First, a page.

By Charles Soule, Steve McNiven, Jay Leisten and Sunny Gho

There is a big theory from many fans that since Marvel owns the movie rights to the Inhumans and not the X-Men, that Marvel is trying to make the Inhumans the new X-Men. Uncanny Inhumans came out this week, and after giving it a read, it would be impossible not to agree with the theory. There are even former X-Men on the team, i.e. Beast. It is possible to just enjoy this book for what it is, but if you’re a scorned X-Men fan, chances are that this will probably enrage you further.

Charles Soule clearly has some experience writing many of these characters, as he was the writer on Inhuman. There are definitely parallels between what the Inhumans are going through this issue and what the X-Men have gone through. Soule is a good enough writer, but this whole issue just feels wrong. This is clearly an attempt by Marvel to popularize the Inhumans, and they’re just a really hard sell. Many of these characters are no-names and readers generally have no interest in. The issue gets good when Medusa has an interaction with Beast. Soule plants a nugget of information that Cyclops is somehow involved, which is very interesting and will hopefully be expanded on as the series moves forward. Black Bolt, Triton and Reader attempt to retrieve Black Bolt’s son from Kang, which is alright, but ultimately not that interesting. One of the things that Soule does that feels exactly like an X-Men book, is he has Medusa defeat some Chitari in Central Park. This is met with reporters questioning why they were helping out, etc. If you feel a sense of déjà vu, it’s because this has been the X-Men for decades.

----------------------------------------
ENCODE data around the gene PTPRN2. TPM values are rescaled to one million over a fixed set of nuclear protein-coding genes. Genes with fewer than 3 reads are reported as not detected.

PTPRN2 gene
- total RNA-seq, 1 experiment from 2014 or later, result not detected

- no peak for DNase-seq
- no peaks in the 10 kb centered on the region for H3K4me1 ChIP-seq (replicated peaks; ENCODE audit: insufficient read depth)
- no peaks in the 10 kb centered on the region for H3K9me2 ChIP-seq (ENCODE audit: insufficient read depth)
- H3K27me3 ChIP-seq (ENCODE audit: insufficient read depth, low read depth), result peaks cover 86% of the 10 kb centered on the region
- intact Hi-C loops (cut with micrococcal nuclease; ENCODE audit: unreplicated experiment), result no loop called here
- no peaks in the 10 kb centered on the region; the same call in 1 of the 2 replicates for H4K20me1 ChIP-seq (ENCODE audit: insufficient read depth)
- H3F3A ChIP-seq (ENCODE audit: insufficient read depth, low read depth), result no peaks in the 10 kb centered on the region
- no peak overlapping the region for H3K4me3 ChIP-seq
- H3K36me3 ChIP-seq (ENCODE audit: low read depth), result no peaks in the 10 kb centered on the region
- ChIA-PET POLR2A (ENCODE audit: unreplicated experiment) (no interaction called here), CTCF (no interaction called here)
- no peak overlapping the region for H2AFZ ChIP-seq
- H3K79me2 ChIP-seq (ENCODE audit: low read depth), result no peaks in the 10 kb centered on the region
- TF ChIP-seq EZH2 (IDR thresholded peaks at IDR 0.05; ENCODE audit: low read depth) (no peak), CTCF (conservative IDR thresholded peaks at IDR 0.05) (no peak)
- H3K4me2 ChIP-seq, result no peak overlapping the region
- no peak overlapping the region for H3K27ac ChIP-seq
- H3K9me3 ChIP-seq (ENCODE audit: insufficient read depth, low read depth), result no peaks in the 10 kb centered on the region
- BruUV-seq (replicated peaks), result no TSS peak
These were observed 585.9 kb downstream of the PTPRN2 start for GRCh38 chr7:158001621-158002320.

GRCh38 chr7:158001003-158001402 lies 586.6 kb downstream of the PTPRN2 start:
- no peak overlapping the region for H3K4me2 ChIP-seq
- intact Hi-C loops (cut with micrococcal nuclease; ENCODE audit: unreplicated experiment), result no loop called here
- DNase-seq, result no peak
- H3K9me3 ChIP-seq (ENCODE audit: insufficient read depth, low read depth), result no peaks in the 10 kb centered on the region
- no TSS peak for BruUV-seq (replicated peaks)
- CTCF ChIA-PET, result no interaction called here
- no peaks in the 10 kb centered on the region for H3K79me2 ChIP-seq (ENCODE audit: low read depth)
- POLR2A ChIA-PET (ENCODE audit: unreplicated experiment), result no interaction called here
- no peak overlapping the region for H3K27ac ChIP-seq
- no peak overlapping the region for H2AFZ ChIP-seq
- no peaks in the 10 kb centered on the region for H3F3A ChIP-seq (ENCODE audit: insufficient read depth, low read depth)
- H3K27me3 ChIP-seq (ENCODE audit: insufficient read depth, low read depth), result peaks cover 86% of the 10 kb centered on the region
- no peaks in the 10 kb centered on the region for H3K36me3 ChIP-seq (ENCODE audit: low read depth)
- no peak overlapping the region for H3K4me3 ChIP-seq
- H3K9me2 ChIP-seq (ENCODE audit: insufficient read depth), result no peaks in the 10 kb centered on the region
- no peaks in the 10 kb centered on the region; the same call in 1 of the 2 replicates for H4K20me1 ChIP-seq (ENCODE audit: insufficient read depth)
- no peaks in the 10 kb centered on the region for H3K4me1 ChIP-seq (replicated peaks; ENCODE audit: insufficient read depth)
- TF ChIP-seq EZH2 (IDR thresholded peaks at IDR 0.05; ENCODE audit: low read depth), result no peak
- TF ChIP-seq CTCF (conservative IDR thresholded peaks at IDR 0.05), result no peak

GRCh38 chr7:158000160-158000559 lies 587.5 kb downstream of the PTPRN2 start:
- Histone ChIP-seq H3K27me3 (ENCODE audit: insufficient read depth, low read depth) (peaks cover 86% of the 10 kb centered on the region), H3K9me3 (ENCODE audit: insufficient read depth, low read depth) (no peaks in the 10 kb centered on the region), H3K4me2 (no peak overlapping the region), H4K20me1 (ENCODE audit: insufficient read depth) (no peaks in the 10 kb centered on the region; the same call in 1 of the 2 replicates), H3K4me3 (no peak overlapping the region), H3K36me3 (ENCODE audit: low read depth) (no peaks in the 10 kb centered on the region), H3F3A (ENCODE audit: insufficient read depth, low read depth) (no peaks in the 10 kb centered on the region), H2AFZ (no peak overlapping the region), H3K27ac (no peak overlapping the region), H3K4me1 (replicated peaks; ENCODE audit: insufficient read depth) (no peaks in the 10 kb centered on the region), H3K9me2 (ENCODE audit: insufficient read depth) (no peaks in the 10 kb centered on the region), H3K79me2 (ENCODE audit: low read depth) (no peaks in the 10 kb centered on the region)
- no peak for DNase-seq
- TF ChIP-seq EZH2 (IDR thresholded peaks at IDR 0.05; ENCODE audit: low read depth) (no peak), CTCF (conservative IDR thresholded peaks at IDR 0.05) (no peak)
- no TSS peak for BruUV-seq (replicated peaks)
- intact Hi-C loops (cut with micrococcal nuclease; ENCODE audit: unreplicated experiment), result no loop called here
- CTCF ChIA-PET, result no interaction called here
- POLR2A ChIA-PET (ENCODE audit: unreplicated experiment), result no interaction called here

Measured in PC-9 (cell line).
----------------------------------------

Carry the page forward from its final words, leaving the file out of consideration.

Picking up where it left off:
The pencils are handled by Jay Leisten with colors by Sunny Gho. The art in this issue is very good. Steve McNiven’s name is a big draw, but he’s just the inker. Leisten’s art resembles McNiven’s a lot, which is never a bad thing. His lines are clean and neat. Leisten uses some hatching and cross hatching in close up panels of certain characters, like Reader, which works well. There really aren’t too many negative things you can say about the pencils here. Many of the characters look great and Leisten draws Beast and Human Torch great too. The colors are handled by Sunny Gho. He does a wonderful job of making the colors look good, but they’re not too vibrant. When the Human Torch arrives, he lights up the page, which is very cool. The art on this book is gorgeous and everyone involved should be thrilled about that.

This is by no means a bad book, it’s actually pretty enjoyable, but this is just a rehash of everything the mutants have already gone through. You could honestly switch Black Bolt and Cyclops and it wouldn’t matter. Marvel is trying to push these characters on us, but they don’t have an original story yet. The art was very good and gave this book a good vibe. In order to be successful, Uncanny Inhumans need to distance themselves from the mutants.


About The Author Jeremy Matcho

Jeremy Matcho is an employee of Amcom/ Xerox. He was born on the hard streets in Guam, and once met George Wendt at a local Jamesway department store. He was first exposed to comics at the tender age of 9, picking up X-Men #1. His favorite character then, and to this day is Cyclops. While he has been a Marvel fan for 20 years, DC is steadily becoming heavy competition. He also is the proud owner of a 2002 ford escort.